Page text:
Professor Testifies to Congress
After traveling around the world as a political adviser, Associate Professor of Politics Eve Sandberg has had plenty of experience with the intricacies of the democratic process. Nothing she had witnessed in her extensive travels, however, prepared her for the unseemly partisan conduct she observed during the 2004 and 2006 elections in Ohio.
Last Wednesday, March 7, Sandberg had an opportunity to testify before the House Judiciary Committee about her experiences working the polls in a congressional hearing entitled “Protecting the Right to Vote: Election Deception and Irregularities in Recent Federal Elections.” Despite her extensive experience in academia, Sandberg said, “I wasn’t called here because I was an academic…I was positioned to both see and hear [many different aspects of both elections.]”
“Because they were focusing on deception and irregularities, they wanted a person on the ground from one of the battleground states,” Sandberg said.
“[Former Ohio Secretary of State J. Kenneth Blackwell] brought no honor to his party in the way he behaved,” Sandberg said of the disenfranchisement she witnessed under Republican Blackwell’s tenure.
In Ohio, the Secretary of State also serves as the chief elections officer.
Though Sandberg reported that Ohio Republicans were very upset with her testimony, disregarding it as “a conspiracy theory,” she insisted that the fault lies exclusively with the party’s leadership in the state, not the Republican Party as a whole.
Sandberg, along with several other Oberlin professors, served as Kerry Democratic Party Challengers during Election Day 2004 in a suburban area of Ohio. Their duties were to facilitate and monitor fair voting practices. However, as Sandberg testified, the entire election process was riddled with state leadership’s unfair practices targeted specifically at those likely to vote for democratic candidates.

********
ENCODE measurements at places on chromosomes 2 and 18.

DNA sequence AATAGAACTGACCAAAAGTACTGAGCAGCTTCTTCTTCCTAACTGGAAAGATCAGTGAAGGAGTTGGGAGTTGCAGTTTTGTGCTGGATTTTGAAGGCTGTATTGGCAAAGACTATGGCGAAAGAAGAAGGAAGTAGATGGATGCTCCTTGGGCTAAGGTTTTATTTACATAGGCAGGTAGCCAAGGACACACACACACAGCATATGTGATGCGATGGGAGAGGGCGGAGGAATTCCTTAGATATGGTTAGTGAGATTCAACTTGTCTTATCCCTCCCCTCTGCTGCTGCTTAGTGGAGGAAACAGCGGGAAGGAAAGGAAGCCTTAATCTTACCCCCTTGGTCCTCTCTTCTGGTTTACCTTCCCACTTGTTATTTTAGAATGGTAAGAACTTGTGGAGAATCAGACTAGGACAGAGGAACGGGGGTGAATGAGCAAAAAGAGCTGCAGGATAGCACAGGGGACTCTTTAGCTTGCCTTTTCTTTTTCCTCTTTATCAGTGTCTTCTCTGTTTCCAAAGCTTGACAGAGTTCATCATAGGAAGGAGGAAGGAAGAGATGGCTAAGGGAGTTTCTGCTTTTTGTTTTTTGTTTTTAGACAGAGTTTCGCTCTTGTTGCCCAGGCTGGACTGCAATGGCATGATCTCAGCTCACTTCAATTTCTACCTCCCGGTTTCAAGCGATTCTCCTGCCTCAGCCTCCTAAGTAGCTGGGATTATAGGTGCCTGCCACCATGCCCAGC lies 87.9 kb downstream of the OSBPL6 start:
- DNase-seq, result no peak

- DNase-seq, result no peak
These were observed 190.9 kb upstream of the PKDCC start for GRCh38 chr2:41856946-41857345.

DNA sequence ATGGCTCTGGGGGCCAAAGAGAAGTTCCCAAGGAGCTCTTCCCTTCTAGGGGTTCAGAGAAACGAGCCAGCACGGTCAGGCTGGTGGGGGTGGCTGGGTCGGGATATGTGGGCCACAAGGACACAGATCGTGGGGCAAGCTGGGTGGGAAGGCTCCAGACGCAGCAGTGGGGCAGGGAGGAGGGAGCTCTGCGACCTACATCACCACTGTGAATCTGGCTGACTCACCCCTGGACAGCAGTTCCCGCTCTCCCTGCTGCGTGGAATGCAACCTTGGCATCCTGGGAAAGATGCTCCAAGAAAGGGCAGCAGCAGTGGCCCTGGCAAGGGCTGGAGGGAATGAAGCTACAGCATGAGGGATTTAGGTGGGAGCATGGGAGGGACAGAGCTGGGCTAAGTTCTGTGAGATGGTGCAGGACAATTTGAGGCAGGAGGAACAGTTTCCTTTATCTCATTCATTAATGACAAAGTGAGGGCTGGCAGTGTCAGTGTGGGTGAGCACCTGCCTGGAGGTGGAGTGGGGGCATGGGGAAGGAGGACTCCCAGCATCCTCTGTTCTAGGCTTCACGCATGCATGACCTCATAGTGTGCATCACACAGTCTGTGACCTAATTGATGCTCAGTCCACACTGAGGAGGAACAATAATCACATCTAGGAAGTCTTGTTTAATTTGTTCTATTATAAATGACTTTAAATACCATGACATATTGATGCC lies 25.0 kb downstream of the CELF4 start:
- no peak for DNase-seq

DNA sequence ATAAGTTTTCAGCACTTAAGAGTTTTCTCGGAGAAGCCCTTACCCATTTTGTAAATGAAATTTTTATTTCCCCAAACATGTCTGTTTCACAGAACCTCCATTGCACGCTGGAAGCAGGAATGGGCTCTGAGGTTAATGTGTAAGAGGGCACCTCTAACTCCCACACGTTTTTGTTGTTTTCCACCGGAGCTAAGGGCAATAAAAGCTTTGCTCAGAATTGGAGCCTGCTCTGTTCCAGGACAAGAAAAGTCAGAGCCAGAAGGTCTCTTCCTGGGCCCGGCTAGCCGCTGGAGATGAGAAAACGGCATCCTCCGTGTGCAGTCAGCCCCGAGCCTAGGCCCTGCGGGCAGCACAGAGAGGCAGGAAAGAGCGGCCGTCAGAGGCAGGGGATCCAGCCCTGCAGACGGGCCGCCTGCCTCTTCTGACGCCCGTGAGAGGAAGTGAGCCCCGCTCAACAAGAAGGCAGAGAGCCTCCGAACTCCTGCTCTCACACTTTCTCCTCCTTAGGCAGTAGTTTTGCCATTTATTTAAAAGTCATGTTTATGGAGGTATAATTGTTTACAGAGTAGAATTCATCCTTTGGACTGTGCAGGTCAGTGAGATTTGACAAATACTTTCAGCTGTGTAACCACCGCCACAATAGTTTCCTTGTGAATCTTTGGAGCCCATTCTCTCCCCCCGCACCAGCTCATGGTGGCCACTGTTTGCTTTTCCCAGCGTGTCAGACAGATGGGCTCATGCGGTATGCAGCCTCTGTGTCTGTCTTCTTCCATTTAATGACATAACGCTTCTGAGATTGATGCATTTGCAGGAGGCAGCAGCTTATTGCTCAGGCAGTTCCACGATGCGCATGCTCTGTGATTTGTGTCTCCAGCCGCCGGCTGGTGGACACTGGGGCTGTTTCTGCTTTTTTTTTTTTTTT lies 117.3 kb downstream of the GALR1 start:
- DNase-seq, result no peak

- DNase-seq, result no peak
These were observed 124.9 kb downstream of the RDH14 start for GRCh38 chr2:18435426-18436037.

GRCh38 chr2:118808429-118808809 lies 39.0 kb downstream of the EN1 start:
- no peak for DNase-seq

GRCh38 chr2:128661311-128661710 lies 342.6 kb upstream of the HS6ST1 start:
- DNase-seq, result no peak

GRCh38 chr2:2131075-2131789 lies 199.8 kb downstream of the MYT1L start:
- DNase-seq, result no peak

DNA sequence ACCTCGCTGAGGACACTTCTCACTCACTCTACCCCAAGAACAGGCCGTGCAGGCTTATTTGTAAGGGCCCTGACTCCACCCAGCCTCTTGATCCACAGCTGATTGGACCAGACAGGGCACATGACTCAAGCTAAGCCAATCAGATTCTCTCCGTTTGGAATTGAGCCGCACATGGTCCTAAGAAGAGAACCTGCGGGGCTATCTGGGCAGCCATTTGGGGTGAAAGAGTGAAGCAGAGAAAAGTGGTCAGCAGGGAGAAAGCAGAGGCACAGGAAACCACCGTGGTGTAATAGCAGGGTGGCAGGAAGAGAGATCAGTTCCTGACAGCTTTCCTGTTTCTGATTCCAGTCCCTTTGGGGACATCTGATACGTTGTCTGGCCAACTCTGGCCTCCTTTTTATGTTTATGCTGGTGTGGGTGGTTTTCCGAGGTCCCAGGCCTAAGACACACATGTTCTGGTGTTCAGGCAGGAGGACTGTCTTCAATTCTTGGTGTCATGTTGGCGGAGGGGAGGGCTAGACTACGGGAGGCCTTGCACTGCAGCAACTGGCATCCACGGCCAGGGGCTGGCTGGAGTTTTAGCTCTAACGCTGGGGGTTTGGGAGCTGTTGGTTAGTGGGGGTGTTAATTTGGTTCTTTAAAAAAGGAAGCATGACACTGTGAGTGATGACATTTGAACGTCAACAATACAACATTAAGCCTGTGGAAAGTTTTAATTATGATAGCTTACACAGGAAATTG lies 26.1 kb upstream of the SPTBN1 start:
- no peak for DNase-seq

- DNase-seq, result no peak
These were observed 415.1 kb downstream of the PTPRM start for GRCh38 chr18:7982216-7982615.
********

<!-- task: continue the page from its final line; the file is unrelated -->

“[T]he registration process, the actual voting process and the checks and balance procedures that are supposed to occur with bipartisan participation after any election [had obstacles intended to artificially inflate Republican turnout,]” said Sandberg in her testimony.
Oberlin students may remember the confusion surrounding what sort of identification would be necessary to vote in the recent presidential election; the confusion centered around whether a voter’s identification needed to include his or her current address. Because there were allegations that County Boards of Election were interpreting the same law in different ways, many groups sought clarification from Blackwell’s office. Groups representing the homeless and labor interests filed suit. Just prior to the 2004 election, an out-of-court settlement resulted in a law that allows for state-issued identifications to feature an out-dated address, but otherwise requires that the current address appear on the identification.
As Sandberg pointed out in her testimony, such a rule disenfranchises not only college students, but also the poor and the elderly, who are less likely to have driver’s licenses than the rest of the population.
On the day of the 2004 election, Sandberg was in contact with English Professor Sandra Zagarell, another Kerry Democratic Party Challenger who was observing a polling station in Oberlin. Zagarell quickly realized that there was a serious lack of voting machines at her station, resulting in five-hour lines. She and Sandberg could not get through to the Secretary of State’s office by phone.
When Sandberg related the problem to the Bush Republican Party Challenger at her suburban station, where voters had only to wait for one or two other people at a time, he told her that the Republican leadership had given its workers a special number and was able to reach Blackwell’s office immediately. Sandberg once again pointed out that both she and her counterpart were eager to make the elections fair, and he attempted to right the problem even though doing so would increase the Democratic vote. Still, she told Congress, “American citizens who were Democrats could not expect equal treatment under the law.”
Sandberg was happy to report that Senator Barack Obama has co-authored legislation to prevent such irregularities from recurring. Though Sandberg is a Democrat, she insists that these efforts must be bipartisan. As she stated in her testimony, “Acknowledging the flaws in our election processes and fixing our electoral system is a job that is in the interest of all Americans, both Democrat and Republican.”